“Great networkers are capable of leaving something behind with everyone they encounter—a thought, a memory, or a connection. This is exactly what you need to do if you are in the job market. You need to make strong connections, become a relationship builder. You want to be the first person who comes to mind when someone in your network hears about a great job opening.”

Kuzmeski is an expert at helping businesses and individuals create strong business relationships that will help them get ahead, regardless of their profession. Below, she offers advice for how you can network your way to a great new job right out of college:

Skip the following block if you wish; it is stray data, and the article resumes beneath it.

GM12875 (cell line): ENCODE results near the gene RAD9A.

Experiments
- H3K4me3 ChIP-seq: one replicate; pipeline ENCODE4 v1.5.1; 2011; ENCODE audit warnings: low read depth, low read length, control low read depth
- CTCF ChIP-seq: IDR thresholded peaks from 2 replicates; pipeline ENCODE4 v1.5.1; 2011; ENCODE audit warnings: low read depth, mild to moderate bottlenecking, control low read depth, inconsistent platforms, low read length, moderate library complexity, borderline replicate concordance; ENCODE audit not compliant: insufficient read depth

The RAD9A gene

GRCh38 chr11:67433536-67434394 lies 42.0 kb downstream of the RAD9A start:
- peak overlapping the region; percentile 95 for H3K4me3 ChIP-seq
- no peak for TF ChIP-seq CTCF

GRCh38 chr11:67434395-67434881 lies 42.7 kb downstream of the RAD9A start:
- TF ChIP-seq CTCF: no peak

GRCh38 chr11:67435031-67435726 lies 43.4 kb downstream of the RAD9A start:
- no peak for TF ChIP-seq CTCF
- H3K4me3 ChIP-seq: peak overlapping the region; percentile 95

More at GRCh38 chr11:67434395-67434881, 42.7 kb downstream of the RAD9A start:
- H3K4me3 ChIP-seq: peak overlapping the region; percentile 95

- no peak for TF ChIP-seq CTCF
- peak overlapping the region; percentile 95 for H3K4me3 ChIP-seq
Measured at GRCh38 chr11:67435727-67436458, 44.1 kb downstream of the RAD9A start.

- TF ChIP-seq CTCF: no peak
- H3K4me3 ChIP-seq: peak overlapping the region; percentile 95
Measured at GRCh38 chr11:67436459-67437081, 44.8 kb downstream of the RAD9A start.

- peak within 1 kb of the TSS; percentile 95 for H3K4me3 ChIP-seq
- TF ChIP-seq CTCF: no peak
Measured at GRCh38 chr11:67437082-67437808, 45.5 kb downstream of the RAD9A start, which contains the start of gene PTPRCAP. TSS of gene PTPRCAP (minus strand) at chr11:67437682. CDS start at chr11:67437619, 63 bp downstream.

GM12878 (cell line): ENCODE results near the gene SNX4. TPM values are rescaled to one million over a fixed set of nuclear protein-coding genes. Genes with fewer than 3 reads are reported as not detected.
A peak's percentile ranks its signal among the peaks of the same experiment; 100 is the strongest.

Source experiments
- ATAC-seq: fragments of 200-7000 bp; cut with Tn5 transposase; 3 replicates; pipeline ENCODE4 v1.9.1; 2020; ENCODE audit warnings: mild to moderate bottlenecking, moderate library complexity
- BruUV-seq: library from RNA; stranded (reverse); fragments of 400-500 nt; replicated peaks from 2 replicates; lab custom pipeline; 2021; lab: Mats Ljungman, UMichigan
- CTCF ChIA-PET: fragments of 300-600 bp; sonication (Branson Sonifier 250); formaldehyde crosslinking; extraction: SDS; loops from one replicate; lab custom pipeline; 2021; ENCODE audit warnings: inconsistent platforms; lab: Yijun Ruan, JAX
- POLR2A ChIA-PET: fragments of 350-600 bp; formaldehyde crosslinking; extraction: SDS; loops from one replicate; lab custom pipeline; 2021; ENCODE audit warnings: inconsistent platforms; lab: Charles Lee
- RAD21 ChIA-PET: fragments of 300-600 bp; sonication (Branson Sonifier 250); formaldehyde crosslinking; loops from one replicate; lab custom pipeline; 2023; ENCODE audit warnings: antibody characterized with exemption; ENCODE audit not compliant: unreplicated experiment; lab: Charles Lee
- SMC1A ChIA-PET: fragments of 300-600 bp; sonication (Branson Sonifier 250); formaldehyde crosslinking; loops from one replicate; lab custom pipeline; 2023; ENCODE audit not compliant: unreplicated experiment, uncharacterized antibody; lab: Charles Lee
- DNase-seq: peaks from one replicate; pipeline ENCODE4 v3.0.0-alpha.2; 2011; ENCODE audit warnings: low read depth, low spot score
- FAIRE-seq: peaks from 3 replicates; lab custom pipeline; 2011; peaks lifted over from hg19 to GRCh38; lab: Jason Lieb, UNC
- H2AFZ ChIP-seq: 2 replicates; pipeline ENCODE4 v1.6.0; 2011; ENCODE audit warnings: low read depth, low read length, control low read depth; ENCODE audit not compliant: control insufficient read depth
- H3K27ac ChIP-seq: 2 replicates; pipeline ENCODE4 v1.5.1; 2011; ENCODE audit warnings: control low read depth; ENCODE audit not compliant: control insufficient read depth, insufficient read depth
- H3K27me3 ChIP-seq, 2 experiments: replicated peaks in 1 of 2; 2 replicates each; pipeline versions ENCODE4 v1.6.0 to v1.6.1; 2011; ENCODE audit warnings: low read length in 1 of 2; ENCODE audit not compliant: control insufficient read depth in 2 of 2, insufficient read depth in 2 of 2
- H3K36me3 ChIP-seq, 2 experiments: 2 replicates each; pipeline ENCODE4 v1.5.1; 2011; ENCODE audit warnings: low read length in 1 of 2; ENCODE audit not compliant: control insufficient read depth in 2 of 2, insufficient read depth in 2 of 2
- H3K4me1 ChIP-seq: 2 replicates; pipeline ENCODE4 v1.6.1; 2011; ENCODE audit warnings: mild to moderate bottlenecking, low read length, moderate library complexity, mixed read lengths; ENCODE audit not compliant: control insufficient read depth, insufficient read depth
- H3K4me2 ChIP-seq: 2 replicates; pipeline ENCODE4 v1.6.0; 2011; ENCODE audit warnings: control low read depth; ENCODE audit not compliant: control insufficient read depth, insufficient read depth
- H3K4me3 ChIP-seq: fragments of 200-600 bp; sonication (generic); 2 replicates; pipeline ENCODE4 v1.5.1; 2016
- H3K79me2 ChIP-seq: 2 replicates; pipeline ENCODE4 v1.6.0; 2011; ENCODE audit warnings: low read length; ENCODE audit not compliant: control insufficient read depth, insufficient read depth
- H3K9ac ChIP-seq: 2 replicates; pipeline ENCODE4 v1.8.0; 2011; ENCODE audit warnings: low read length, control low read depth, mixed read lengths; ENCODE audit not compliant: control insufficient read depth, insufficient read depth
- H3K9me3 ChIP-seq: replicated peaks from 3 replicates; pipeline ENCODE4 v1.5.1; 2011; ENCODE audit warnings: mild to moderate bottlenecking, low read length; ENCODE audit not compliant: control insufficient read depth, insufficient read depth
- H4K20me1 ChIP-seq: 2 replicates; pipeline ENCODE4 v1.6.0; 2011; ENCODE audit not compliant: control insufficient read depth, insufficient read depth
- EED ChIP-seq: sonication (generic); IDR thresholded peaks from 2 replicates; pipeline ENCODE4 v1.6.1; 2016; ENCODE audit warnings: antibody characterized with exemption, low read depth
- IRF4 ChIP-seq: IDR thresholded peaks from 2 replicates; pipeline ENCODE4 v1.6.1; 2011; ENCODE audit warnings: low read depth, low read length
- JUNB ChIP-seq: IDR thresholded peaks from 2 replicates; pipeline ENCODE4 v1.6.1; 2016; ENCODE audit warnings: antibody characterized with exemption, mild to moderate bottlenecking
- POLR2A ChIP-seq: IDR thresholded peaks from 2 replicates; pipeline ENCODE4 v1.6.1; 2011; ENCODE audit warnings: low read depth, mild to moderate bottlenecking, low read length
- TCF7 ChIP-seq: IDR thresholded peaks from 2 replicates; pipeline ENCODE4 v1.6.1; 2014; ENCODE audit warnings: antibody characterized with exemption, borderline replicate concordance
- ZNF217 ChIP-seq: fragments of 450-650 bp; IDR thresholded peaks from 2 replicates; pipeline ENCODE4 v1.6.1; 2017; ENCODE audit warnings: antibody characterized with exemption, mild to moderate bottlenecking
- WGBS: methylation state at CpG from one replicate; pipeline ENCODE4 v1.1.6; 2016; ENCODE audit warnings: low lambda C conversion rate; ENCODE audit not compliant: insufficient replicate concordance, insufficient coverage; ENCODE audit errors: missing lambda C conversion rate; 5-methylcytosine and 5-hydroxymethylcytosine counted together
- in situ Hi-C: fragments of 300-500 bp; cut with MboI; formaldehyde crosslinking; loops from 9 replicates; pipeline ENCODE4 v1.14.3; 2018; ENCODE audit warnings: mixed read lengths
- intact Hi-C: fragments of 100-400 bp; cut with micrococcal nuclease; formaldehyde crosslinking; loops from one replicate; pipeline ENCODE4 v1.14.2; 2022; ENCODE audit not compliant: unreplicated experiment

1. Rejuvenate your résumé. Use your résumé to showcase how great you are. Think of it this way: If you are the CEO of Me, Myself, and I, Inc., you will need some marketing materials to promote your brand. Your résumé and cover letter will serve as those marketing materials.

    “Grab the attention of employers by upping the impact of your résumé,” says Kuzmeski. “That might mean bucking the traditional résumé format to include eye-catching (but informative) headlines. Don’t panic if you don’t have any significant job experience to include. Your college years probably yielded more valuable experience than you think. For example, be sure to include information about your internships, relevant class assignments, club leadership positions, etc. Just make sure your résumé is something an employer would want to read.”